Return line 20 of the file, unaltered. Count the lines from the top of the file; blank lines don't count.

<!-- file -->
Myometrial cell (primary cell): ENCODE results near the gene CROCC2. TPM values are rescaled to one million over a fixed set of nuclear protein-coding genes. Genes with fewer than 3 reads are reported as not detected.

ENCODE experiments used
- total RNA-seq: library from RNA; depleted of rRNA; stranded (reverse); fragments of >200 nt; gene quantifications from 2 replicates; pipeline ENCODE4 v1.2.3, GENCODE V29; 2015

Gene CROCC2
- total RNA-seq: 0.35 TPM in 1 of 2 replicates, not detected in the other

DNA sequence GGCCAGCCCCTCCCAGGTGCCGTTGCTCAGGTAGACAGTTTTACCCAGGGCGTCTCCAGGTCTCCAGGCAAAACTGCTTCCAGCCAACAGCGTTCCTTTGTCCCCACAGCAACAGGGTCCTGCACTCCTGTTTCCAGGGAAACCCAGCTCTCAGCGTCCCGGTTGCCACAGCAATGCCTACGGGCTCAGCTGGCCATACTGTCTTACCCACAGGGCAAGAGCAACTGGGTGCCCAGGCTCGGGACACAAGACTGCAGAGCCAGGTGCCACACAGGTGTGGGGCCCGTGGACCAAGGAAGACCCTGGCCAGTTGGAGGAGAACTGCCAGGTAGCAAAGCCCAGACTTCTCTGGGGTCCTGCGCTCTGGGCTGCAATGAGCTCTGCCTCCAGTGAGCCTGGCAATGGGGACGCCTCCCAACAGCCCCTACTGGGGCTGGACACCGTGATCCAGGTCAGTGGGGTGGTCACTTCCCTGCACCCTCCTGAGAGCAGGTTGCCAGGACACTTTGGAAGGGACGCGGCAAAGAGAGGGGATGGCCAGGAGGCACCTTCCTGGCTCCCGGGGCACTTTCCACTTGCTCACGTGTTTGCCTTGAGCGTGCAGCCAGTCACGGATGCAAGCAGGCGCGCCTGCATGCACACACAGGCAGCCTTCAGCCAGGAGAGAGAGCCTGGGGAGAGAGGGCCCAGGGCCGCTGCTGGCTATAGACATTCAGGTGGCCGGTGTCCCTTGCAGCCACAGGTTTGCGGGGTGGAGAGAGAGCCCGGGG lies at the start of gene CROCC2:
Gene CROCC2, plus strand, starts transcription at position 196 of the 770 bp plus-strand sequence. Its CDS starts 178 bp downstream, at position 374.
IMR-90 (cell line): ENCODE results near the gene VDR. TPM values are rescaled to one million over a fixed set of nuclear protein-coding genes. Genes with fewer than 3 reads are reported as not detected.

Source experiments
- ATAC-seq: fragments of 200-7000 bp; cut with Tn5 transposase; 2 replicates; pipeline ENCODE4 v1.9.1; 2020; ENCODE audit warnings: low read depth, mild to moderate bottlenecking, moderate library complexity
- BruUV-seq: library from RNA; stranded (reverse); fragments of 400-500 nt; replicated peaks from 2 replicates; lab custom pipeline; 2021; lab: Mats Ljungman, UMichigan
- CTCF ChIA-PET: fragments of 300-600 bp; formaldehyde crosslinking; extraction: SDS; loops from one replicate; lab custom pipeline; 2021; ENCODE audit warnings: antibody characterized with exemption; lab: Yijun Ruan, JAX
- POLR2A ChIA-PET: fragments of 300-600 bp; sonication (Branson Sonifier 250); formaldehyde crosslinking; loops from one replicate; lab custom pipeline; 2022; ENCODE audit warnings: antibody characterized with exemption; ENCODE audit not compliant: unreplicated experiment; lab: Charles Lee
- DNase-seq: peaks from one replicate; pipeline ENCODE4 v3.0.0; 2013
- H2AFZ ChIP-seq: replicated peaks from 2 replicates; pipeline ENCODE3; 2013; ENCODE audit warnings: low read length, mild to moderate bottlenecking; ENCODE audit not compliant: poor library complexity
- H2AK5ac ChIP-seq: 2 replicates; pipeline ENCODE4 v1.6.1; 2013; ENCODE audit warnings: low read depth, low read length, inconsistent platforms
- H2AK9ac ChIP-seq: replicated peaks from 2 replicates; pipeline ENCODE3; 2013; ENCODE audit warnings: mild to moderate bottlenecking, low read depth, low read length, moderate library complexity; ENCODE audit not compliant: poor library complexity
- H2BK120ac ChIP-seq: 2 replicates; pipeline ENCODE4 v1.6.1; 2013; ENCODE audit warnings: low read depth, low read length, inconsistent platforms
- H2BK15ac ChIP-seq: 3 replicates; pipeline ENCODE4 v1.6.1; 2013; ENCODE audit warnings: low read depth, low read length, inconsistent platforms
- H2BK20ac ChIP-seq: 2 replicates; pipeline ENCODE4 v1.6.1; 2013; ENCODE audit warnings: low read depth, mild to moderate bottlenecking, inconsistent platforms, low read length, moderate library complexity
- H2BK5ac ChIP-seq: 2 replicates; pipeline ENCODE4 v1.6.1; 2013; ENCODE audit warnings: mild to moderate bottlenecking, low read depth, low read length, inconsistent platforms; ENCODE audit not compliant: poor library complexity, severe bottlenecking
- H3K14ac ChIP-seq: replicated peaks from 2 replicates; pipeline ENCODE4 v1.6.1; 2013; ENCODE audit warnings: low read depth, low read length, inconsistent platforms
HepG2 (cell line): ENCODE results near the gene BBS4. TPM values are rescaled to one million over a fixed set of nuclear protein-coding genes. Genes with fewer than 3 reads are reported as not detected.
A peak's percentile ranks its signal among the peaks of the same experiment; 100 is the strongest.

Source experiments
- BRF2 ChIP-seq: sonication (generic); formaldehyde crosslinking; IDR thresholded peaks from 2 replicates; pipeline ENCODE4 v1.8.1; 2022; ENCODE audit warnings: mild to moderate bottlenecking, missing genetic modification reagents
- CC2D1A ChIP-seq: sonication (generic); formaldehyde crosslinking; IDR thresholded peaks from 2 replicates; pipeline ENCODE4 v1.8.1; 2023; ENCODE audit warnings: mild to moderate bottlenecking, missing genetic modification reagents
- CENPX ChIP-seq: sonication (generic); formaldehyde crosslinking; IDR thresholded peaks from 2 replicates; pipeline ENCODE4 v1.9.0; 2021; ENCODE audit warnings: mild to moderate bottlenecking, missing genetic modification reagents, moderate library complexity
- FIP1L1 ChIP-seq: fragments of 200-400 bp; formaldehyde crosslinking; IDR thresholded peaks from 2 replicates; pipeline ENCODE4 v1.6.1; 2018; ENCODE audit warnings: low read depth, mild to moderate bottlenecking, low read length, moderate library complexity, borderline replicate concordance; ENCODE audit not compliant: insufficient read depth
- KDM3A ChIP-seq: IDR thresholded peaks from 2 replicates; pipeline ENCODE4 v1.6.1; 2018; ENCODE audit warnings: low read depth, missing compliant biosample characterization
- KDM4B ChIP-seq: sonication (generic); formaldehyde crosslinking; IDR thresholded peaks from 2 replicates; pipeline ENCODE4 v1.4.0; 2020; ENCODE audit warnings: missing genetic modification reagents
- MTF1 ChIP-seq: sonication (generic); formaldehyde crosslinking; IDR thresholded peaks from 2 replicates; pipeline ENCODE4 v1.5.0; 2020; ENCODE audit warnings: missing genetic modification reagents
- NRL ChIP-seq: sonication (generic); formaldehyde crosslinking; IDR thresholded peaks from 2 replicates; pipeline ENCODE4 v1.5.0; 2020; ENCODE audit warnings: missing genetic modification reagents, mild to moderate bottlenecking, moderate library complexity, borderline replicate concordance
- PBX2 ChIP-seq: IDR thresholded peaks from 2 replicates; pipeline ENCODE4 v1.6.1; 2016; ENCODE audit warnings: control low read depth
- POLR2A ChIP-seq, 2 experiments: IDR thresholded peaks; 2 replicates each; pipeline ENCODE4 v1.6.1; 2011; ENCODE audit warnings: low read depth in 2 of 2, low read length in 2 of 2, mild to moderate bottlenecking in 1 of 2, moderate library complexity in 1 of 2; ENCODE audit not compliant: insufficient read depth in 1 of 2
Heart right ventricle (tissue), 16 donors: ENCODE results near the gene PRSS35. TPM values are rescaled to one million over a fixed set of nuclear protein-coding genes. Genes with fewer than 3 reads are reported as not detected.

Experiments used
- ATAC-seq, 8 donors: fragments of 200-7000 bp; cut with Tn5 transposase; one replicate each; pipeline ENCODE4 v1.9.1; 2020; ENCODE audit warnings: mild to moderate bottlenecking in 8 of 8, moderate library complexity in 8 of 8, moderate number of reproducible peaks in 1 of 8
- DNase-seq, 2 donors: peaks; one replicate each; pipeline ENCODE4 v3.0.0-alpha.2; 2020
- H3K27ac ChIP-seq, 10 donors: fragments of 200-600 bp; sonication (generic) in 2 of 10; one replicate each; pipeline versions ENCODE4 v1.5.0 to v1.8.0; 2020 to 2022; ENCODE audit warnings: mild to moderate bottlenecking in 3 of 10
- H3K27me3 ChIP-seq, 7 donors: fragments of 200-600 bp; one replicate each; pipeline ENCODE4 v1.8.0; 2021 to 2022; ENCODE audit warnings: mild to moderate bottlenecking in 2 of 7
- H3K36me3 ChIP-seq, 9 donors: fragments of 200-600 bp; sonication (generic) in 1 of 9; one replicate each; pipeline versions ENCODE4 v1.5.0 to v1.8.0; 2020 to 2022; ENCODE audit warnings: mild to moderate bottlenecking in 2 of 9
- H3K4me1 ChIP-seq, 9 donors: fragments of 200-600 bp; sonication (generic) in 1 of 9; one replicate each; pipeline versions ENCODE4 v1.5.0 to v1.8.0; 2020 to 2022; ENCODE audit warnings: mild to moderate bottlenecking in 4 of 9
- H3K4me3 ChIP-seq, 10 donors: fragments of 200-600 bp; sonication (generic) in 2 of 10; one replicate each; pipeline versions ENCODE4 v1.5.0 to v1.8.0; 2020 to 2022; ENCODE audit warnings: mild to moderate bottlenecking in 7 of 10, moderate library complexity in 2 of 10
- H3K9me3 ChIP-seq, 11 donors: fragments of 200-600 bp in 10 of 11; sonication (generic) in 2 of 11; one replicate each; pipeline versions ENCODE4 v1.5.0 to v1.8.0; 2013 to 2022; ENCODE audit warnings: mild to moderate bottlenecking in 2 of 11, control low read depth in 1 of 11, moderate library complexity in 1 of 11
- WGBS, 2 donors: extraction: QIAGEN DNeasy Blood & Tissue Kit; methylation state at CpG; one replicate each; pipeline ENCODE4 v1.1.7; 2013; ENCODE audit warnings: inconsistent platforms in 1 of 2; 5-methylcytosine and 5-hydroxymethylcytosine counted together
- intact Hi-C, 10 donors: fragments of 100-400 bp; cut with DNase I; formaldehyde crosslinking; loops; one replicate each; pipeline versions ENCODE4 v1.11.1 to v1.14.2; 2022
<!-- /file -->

- H2BK20ac ChIP-seq: 2 replicates; pipeline ENCODE4 v1.6.1; 2013; ENCODE audit warnings: low read depth, mild to moderate bottlenecking, inconsistent platforms, low read length, moderate library complexity